Carmona’s strength is getting off to a quick start on every hitter and relying on his sinker ball. He led the American League by getting hitters to hit ground balls 3.28 times for every fly ball. The Red Sox avoided a parade of ground balls by exhibiting their classic patience at the plate, said Cleveland pitching coach Carl Willis.
“In reviewing the video tape, there were pitches Fausto made that hitters swing at throughout the course of the season,” Willis said. “The Red Sox, being very disciplined and obviously a veteran lineup of professional hitters, they laid off a lot of pitches that other clubs at times swing at.”
Carmona said that he felt he was a bit ``too fine’’ in trying to nibble around the strike zone and prevent Boston’s batters from squaring up his pitches.
“I was trying to be a little too fine,” he said. “I’ve got to make sure I’m not going to leave any pitch down the middle of the plate. I was thinking just a little too much.”
Carmona’s track record entering this series is impressive. He was 9-4 and led the majors with a 2.26 ERA in 15 starts after the All-Star break and owned a 5-0 mark with a 1.62 ERA in his last five starts of the regular season. In the ALDS against the Yankees, Carmona made his first playoff start a memorable one by holding the Yanks to one run on three hits in nine innings. The Indians captured the game in extra innings, 2-1. Now the Indians hope Carmona regains that form in time to deliver the team to its first World Series since 1997.
“I think he tried to be a little too fine,” in Game Two, Indians’ manager Eric Wedge said. “He has such a great arm and such great movement on his pitches. When he does try to be too fine his ball is going to run off the plate a little bit. What he needs to do is be aggressive with these guys, stay on the plate and run it off when he needs to.”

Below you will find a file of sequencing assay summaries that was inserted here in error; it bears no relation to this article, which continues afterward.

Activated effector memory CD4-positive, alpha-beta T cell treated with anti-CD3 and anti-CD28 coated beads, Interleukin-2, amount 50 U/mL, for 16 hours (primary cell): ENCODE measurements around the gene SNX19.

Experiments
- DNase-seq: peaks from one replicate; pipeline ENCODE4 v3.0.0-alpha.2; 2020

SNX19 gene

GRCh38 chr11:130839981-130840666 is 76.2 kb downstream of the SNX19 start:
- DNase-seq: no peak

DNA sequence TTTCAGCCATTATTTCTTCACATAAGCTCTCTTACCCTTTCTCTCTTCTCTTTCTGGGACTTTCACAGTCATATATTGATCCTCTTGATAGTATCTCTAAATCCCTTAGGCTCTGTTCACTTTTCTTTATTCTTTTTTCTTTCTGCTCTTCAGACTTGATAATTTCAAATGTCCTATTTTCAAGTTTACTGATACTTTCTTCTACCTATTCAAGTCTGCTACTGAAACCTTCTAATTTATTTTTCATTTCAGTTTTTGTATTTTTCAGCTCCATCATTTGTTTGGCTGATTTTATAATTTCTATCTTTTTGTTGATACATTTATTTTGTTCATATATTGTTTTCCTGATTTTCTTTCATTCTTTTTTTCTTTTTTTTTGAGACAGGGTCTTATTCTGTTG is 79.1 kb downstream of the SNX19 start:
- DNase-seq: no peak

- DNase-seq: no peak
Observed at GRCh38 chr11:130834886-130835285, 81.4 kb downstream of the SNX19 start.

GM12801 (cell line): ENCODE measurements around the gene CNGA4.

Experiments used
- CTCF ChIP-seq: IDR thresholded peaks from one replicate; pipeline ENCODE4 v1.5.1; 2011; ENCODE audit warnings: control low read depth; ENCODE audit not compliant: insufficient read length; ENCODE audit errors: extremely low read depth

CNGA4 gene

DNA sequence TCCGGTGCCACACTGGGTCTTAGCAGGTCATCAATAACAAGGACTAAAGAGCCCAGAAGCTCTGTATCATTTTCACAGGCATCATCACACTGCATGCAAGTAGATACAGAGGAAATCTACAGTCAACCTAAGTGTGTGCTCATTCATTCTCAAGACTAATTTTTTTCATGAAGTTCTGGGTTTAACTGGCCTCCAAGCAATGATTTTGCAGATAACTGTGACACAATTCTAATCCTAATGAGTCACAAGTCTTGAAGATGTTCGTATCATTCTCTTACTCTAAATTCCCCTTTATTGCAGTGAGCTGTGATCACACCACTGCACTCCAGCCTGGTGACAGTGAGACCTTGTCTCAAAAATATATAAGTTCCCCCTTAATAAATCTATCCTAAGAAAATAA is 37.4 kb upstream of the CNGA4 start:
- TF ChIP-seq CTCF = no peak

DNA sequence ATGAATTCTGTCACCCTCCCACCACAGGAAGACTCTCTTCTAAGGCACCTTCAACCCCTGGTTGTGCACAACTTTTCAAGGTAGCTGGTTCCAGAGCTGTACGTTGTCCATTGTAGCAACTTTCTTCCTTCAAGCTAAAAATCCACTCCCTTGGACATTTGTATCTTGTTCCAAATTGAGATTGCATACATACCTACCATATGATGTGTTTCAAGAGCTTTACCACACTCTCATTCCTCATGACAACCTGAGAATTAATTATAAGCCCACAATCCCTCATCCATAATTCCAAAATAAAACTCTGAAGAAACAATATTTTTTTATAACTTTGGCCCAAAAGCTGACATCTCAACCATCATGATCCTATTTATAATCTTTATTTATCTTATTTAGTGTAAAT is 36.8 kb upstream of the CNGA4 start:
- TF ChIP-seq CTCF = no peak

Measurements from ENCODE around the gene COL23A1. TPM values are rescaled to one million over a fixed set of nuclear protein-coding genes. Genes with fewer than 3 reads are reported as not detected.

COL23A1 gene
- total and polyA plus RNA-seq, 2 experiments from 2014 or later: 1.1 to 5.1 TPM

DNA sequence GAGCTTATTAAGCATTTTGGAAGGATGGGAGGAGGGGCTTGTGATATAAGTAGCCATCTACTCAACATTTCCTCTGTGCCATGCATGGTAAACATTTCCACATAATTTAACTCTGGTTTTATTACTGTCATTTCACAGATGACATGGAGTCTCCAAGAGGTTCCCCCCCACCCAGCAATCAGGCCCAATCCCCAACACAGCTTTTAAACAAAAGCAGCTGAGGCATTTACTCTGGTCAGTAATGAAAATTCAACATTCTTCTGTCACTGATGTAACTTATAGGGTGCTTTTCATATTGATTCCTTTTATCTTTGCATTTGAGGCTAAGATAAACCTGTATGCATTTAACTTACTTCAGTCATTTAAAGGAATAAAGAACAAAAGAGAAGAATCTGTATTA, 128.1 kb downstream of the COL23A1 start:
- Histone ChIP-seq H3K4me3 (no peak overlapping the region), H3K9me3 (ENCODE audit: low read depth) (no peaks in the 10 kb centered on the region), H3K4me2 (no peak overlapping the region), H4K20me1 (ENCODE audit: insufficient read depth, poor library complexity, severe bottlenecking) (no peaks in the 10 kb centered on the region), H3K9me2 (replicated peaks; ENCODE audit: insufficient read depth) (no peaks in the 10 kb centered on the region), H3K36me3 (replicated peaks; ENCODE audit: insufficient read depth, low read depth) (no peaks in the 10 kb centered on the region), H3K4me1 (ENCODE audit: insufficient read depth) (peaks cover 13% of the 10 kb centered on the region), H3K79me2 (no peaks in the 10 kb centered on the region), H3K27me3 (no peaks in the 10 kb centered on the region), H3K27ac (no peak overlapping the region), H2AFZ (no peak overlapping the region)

Posted by Kevin at 6:58 PM | Permalink
By Kevin McNamara
BOSTON – Playoff baseball is littered with heroes who’ve seemingly come out of nowhere to provide a huge impact for winning teams. That’s why Red Sox fans will always remember Bernie Carbo and Mark Bellhorn, to name just two legendary post-season performers.
This fact was not lost on Cleveland manager Eric Wedge when he met with a small pack of media members Friday. Wedge was asked about the struggles of some of his players and if he could do anything to shake things up. The same question could’ve been posed to Boston’s Terry Francona. Baseball gurus may think the final two games of the ALCS will be decided largely on the skills of Manny Ramirez, Curt Schilling, Fausto Carmona and Grady Sizemore but you’d best be ready for a surprise guest.
“Everybody has to remember that when it comes to post-season you talk about everything from yesterday’s game to tomorrow’s game but everything prior to today doesn’t mean anything,” said Wedge. “There’s only one thing that matters and that’s (Saturday) night’s game.”
Boston’s Schilling owns a 9-2 record in 17 playoff starts and several Sox know what it’s like to face playoff pressure with their season on the line. The Indians do not, however. Does this matter?
“We’ll find out,” said Wedge. “When it comes to our guys, the experience that they’re gaining in this series with regard to so many firsts is that really every day for us, or every game for us in a different situation, is another first for us. I think our guys have done a heck of a job handling all of that and they have a sense of security with each other in how they handle things.”